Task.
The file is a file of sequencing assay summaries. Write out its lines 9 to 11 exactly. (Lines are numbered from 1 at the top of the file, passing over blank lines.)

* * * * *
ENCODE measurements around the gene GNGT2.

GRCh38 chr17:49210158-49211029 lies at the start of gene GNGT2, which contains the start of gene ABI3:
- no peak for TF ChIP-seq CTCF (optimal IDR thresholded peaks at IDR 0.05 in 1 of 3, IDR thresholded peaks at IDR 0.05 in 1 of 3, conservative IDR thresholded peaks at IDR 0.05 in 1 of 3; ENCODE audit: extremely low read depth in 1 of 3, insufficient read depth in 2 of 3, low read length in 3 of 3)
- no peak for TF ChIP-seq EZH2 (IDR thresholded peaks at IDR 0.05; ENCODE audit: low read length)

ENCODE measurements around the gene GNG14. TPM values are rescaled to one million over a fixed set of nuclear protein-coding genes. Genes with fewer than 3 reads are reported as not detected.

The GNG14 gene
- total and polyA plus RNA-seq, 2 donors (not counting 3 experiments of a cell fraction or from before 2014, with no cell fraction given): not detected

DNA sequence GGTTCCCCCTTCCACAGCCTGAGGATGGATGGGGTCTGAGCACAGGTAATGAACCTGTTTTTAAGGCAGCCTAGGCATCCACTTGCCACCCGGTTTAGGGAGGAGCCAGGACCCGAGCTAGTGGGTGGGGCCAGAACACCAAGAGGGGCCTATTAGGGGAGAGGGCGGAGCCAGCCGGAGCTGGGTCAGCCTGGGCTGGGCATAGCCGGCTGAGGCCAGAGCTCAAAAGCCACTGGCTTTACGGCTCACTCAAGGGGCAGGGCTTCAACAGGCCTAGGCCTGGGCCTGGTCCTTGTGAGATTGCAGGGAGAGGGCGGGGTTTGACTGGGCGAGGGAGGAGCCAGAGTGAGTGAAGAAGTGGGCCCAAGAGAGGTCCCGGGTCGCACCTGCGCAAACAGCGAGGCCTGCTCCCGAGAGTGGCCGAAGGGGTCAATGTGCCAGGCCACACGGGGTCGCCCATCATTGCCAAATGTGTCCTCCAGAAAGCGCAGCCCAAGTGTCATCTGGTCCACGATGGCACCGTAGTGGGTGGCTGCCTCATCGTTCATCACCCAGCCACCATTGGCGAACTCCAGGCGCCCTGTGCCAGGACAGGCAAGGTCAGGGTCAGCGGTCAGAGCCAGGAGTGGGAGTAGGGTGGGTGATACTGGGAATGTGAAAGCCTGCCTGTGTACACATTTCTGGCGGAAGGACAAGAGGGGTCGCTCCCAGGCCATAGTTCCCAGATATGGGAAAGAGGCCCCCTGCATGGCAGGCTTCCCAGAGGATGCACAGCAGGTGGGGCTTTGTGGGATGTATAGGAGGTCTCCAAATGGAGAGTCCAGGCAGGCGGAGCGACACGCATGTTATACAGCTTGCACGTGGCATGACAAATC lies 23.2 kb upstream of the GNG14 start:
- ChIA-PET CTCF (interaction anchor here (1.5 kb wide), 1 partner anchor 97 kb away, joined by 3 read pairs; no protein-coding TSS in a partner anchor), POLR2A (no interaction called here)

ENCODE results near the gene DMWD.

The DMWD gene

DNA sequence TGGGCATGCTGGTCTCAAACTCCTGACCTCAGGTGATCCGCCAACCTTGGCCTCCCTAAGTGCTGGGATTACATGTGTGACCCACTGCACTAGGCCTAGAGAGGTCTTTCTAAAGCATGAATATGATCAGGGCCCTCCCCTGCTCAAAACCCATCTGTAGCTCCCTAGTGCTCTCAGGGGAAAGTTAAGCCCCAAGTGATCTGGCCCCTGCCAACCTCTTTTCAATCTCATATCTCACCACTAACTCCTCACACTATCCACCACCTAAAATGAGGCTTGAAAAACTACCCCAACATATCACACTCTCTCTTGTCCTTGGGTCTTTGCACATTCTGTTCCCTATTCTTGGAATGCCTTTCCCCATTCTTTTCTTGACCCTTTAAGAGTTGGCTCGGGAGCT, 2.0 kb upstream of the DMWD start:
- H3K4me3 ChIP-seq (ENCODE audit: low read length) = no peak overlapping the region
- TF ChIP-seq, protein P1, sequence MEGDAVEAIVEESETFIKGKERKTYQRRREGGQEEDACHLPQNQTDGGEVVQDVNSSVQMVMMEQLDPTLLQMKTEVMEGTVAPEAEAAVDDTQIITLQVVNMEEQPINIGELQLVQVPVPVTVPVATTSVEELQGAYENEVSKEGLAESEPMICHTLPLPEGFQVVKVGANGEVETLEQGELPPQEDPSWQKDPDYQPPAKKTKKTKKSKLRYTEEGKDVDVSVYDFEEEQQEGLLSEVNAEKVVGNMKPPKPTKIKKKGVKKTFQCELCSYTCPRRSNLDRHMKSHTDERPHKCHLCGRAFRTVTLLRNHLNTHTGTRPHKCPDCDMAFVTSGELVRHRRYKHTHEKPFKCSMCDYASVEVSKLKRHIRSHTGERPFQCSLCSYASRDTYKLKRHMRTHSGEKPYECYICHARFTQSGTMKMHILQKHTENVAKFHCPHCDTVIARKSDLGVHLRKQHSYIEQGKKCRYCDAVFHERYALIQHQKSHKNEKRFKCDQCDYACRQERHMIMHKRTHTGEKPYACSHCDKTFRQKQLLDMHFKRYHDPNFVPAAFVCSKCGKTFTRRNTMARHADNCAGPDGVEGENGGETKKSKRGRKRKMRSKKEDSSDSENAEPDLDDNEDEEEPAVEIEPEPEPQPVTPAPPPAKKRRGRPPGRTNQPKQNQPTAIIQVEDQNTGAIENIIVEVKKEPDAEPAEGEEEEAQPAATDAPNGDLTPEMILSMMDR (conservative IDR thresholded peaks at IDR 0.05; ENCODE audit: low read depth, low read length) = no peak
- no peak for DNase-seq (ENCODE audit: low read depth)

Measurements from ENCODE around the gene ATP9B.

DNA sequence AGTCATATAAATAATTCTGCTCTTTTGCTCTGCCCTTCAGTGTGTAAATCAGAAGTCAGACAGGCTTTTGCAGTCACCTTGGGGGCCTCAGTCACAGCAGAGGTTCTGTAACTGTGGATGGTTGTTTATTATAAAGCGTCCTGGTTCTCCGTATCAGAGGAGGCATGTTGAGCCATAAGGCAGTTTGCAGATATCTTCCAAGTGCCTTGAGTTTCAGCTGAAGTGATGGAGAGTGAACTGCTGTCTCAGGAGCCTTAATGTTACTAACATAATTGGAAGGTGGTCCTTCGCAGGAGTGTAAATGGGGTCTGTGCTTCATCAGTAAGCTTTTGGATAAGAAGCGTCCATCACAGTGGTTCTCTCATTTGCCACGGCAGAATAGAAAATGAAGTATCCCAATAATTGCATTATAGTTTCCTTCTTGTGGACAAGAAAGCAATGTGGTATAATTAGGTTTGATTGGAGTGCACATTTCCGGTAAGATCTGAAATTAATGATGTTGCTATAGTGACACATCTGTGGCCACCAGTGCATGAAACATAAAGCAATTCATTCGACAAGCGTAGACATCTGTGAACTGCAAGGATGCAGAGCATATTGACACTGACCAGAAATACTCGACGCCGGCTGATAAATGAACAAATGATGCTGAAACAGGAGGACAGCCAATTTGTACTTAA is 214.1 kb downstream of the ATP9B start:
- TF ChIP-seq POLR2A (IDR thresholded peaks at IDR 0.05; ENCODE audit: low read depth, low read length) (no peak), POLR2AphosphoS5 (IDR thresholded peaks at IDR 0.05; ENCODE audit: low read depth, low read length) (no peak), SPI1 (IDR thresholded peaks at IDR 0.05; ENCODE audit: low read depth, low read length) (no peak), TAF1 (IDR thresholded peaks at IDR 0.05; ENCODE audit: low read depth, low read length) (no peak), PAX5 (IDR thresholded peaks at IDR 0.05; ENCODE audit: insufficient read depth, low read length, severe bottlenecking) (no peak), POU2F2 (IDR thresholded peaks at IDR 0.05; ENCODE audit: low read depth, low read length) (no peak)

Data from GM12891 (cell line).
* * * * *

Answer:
- ChIA-PET CTCF (interaction anchor here (1.5 kb wide), 1 partner anchor 97 kb away, joined by 3 read pairs; no protein-coding TSS in a partner anchor), POLR2A (no interaction called here)

ENCODE results near the gene DMWD.

The DMWD gene